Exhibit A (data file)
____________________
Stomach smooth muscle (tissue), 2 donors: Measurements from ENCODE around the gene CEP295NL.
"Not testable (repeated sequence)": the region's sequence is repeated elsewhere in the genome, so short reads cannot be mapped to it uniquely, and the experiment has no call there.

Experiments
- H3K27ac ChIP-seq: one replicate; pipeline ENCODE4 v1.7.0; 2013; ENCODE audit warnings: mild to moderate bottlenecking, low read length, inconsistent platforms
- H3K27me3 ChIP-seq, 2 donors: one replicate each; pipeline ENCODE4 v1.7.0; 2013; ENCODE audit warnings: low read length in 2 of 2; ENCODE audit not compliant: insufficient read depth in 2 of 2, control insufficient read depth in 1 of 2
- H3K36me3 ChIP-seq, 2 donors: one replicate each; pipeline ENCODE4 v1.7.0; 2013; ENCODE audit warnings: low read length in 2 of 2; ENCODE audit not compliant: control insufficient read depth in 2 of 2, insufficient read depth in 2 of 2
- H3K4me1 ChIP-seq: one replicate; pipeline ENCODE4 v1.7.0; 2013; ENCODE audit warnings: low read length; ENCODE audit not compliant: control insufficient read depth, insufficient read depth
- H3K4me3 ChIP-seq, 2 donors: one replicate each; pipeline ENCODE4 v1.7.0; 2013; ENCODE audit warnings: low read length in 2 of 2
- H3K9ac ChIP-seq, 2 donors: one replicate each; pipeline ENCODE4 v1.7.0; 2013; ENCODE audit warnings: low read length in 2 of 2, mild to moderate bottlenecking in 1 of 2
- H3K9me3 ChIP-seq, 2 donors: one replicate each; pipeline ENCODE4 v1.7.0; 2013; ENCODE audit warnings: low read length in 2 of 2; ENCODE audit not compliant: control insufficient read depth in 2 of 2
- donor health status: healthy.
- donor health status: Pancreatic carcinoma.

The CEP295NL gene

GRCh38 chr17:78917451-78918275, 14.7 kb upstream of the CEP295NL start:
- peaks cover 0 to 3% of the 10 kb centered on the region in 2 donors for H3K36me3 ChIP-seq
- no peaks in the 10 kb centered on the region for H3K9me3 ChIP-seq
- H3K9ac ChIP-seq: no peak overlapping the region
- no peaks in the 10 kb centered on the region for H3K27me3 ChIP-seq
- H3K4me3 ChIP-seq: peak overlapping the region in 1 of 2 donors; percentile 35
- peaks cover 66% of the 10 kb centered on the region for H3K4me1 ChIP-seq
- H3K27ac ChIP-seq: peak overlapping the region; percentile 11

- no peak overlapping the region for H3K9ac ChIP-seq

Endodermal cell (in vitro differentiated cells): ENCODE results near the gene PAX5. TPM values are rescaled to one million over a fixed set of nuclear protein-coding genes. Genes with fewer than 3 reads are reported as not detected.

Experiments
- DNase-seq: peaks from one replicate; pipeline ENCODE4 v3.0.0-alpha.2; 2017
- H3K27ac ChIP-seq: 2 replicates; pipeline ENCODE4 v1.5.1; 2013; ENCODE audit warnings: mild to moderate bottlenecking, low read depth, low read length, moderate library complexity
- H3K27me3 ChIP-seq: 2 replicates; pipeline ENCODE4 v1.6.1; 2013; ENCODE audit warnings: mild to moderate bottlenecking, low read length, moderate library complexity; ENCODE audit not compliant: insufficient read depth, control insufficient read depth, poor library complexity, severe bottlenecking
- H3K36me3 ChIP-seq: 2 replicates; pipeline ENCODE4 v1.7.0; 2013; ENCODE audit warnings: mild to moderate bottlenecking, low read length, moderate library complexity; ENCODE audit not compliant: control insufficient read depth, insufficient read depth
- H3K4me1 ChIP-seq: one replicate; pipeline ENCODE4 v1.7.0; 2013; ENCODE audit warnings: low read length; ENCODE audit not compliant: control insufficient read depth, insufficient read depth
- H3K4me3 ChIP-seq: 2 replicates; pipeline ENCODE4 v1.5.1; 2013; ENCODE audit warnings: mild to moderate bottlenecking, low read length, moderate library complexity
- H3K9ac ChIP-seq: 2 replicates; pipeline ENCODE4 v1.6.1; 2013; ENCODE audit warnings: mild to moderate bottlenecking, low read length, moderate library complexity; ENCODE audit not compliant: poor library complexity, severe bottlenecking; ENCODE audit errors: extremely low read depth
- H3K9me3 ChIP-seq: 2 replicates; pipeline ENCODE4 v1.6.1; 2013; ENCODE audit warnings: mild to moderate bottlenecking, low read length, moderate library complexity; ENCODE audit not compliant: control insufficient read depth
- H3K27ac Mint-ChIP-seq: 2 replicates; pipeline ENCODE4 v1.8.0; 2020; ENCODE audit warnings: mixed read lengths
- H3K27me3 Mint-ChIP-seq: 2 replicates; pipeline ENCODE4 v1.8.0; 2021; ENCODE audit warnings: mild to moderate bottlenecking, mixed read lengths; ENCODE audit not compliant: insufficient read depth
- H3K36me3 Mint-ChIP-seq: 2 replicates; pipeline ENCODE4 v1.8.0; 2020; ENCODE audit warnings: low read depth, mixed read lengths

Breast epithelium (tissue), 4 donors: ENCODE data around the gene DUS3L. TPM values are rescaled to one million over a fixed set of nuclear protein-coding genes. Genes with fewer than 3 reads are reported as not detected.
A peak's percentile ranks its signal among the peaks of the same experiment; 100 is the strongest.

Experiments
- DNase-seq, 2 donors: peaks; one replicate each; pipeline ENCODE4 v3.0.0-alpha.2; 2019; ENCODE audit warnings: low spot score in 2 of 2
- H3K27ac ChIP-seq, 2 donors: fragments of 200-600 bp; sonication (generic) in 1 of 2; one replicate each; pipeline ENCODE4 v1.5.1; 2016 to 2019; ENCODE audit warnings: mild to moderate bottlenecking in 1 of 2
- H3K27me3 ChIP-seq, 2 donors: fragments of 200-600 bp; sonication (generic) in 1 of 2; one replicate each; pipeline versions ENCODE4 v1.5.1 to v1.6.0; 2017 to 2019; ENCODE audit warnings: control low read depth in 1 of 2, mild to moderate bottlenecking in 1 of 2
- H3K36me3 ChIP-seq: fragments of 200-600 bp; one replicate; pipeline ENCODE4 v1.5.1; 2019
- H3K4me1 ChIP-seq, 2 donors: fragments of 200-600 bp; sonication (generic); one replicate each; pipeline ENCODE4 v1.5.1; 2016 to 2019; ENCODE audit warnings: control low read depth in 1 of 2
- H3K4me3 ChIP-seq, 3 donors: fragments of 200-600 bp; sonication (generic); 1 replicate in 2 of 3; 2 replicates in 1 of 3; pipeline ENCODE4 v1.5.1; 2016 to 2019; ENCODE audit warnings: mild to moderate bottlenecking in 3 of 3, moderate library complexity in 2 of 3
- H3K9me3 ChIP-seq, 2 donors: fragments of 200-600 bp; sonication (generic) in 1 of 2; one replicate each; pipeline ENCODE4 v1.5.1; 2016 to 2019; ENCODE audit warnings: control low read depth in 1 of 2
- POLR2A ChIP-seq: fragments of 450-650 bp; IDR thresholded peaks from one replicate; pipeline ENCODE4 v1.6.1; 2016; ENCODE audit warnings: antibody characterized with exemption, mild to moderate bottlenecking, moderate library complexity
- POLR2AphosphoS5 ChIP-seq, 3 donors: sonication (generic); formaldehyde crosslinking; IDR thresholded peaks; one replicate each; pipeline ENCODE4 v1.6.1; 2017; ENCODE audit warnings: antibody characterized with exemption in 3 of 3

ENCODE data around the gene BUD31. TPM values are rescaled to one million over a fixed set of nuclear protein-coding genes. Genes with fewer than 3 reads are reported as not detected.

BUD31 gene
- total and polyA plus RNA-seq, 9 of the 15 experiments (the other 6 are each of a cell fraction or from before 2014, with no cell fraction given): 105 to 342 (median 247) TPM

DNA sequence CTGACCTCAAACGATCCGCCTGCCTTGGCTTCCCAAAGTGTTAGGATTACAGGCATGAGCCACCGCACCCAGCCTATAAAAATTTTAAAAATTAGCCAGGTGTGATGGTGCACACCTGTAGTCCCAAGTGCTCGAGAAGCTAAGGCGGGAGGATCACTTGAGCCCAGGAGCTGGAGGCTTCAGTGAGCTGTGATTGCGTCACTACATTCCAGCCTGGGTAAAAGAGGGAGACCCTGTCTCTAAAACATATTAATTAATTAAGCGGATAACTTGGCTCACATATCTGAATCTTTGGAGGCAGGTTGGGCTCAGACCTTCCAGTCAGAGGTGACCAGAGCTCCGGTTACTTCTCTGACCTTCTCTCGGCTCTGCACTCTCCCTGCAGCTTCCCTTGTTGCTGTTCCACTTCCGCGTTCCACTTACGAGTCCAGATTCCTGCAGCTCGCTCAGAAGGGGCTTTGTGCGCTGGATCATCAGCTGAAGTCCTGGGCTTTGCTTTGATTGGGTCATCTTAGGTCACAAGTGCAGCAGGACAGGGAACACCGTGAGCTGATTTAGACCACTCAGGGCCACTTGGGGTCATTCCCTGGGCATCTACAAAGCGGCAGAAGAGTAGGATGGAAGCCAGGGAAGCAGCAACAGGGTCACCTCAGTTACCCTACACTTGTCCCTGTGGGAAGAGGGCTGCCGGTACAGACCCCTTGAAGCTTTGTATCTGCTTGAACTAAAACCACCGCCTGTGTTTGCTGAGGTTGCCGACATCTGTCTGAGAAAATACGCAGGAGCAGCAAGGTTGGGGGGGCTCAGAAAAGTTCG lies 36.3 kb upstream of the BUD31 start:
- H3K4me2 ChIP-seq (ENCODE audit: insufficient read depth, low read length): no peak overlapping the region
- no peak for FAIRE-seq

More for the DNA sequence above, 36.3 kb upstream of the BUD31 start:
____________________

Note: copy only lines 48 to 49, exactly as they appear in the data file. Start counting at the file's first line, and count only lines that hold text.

ENCODE data around the gene BUD31. TPM values are rescaled to one million over a fixed set of nuclear protein-coding genes. Genes with fewer than 3 reads are reported as not detected.

BUD31 gene